Public Relations & Social Media Taste Better Together
Description:
On a personal level, getting friends to follow, like, retweet or pin something you post is pretty simple. But what about getting 1000 friends to do that, or 1 million? In this issue we explore the challenge for brands and provide real-world insight into what we see working in the marketplace.

Public Relations & Social Media Taste Better Together

Winter 2012

Social Media Analysis

by: Brooke Murphy
q4-2012-social-media-analysis

Go Forth and Analyze: The Importance of Social Media Analysis


Social media feels like it happened overnight—it’s fast- paced, ever-changing and, in the beginning, didn’t provide a way to really quantify performance. Sadly, ROI was not an option. But over time, and with the introduction of other social networking sites, we’ve learned how to gather information and identify areas that are relevant and provide data that help us meet goals. 

There are several different ways to approach analysis, but it all boils to down to the “what” and “how” that’s measured.It is first important to establish your goals and from there you can gain valuable insight on your efforts, such as:

-Specific data including audience size, CTR and ROI 

-User-oriented data like range of exposure, engagement and interaction

-Less defined data like buzz, virility and influence

To make analyzing social media even more confusing, most social media report differently. Since marketers have recently just begun to question the results of their social media efforts, there’s not a one-size-fits-all solution. But there are important components that can be applied across all social avenues for monitoring and analyzing social media trends including:

Mentions

By users and consumers, as well as branded efforts to utilize social media to share information, prompt for interaction and provide better overall brand awareness.

Impressions or reach

The amount of users who viewed a particular post or saw an advertisement on a social site.

Sentiments

That users and consumers indulge about brands. Monitoring positive, neutral and negative feelings can not only open the door to better customer service, but reveal how to improve brand identity.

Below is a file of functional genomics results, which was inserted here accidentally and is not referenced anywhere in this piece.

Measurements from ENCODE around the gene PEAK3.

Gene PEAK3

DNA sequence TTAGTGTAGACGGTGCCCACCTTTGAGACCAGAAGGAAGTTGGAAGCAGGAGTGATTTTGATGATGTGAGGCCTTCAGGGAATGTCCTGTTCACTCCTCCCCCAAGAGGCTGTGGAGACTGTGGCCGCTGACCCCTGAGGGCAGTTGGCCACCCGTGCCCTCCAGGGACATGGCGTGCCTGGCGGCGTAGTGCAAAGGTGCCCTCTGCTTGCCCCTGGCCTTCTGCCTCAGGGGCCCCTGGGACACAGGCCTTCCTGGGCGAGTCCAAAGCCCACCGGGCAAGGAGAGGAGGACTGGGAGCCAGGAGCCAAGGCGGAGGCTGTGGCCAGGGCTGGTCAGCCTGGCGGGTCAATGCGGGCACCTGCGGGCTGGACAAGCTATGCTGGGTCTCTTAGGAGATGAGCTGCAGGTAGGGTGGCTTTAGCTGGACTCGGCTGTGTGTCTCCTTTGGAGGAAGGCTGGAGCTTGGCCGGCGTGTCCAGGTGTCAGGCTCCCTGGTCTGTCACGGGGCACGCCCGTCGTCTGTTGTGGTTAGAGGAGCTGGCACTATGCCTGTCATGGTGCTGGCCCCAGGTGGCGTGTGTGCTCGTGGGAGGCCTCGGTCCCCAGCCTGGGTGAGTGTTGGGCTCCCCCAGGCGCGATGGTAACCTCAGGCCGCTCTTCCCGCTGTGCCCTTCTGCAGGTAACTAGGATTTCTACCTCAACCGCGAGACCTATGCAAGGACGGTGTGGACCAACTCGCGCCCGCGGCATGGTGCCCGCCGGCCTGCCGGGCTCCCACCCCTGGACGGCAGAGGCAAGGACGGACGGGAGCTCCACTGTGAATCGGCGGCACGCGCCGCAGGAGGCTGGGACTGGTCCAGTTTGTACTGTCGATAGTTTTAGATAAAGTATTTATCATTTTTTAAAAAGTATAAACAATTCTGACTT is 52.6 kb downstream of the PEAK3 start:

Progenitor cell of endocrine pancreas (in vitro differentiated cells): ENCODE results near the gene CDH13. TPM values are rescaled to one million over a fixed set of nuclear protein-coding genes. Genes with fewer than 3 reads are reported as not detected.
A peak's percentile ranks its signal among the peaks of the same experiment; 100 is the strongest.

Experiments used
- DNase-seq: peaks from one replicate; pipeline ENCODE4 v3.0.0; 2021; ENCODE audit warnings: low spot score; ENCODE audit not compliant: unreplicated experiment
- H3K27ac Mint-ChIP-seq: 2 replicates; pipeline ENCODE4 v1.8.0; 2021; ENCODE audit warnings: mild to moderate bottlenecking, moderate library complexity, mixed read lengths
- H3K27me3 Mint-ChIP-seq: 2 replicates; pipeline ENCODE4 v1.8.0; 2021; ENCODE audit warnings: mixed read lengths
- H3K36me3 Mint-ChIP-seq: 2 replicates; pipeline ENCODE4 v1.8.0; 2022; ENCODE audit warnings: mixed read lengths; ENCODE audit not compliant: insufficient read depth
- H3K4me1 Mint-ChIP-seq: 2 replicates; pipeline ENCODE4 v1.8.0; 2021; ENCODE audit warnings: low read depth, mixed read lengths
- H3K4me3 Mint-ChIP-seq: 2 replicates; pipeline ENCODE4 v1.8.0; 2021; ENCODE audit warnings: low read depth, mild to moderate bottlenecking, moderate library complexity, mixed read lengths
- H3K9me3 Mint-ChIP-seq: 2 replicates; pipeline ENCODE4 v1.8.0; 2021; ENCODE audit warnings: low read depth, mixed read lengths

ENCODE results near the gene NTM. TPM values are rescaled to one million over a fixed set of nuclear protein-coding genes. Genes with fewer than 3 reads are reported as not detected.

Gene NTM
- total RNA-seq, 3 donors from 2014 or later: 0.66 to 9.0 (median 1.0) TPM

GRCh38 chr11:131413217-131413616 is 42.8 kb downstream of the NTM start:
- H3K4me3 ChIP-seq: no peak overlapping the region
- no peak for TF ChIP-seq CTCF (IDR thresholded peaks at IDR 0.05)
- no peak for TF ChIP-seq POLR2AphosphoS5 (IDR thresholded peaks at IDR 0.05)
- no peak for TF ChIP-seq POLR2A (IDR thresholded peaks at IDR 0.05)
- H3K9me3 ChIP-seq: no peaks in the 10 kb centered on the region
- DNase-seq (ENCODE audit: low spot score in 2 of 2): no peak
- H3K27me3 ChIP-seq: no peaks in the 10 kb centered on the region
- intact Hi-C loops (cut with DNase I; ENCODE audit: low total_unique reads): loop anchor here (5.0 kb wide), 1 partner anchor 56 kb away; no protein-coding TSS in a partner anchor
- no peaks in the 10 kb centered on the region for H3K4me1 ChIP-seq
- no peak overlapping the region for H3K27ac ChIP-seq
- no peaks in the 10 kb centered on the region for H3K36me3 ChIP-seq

Influences

Can be difficult to identify; in an ideal world we’d be able to classify influencers by brand and target them. There are tools that help measure influence, but an elementary way to monitor is by tracking metrics like followers, likes and page views. 

Online resources can make discovering and tracking data easier. They take the time and guesswork out of reporting social media variables, which helps keep data consistent. Below are a few examples and how they may benefit your social media efforts:

Radian6

Considered one of the best resources available, Radian6 monitors and collects social engagements associated with online content in real time across the Internet.

Google Analytics

A free service that generates detailed statistics about web visitors. With Google Analytics, you’ll be able to track referred visitors from social media sources.

Mention.net

Similar to Radian6 but boasts “anti-noise technology.”

Facebook Insights

Facebook provides an Insights Dashboard for your page traffic and interactions.

JitterJam

Combines social media monitoring, contact database and multi-channel digital marketing into a single social CRM platform.

Shared Count

Tracks shares, likes, and tweets for your online campaigns.

Klout

Measures influence based on your ability to drive action using data from several social networking sites.

Google Alerts

An automated web search service to monitor online content across the Internet.

The secret to good social media analysis doesn’t always rely on outstanding resources—managing monitored data has a far greater payoff. Being consistent with recording and reporting data allows for trends to be distinguished and can yield invaluable insights to social media performance. Having tools and resources are nice, but what does data tell us without historical context? 

Armed with understanding that social media can impact your brand brings your business into the twenty-first century. Improving data analysis and management to build an authentic timeline of your social media results puts you ahead of your competitors. So go forth and analyze.

 On Friday, May 25, 2012 LEAPFrog Interactive officially opened its new doors at 2500 Technology Drive. The new office space has an open floor plan, promoting impromptu brainstorms, and open communication.

“Our old office space created a silo effect, keeping every department contained to their core group,” said Alan Gilleo, Chief Creative Officer at LEAPFrog Interactive. “When we bought the warehouse it was purposeful – we wanted to encourage melding between departments. We still conduct business through our LFI process, but now we can better infuse our culture into the process.”

The colorful murals, high ceilings and modern- industrial aesthetic harbor a superior creative environment that’s perfect for brainstorming, hosting industry events, and the occasional game of keep away. And, with plenty of room to grow, the LFI family plans to call 2500 Technology Drive home for many years to come.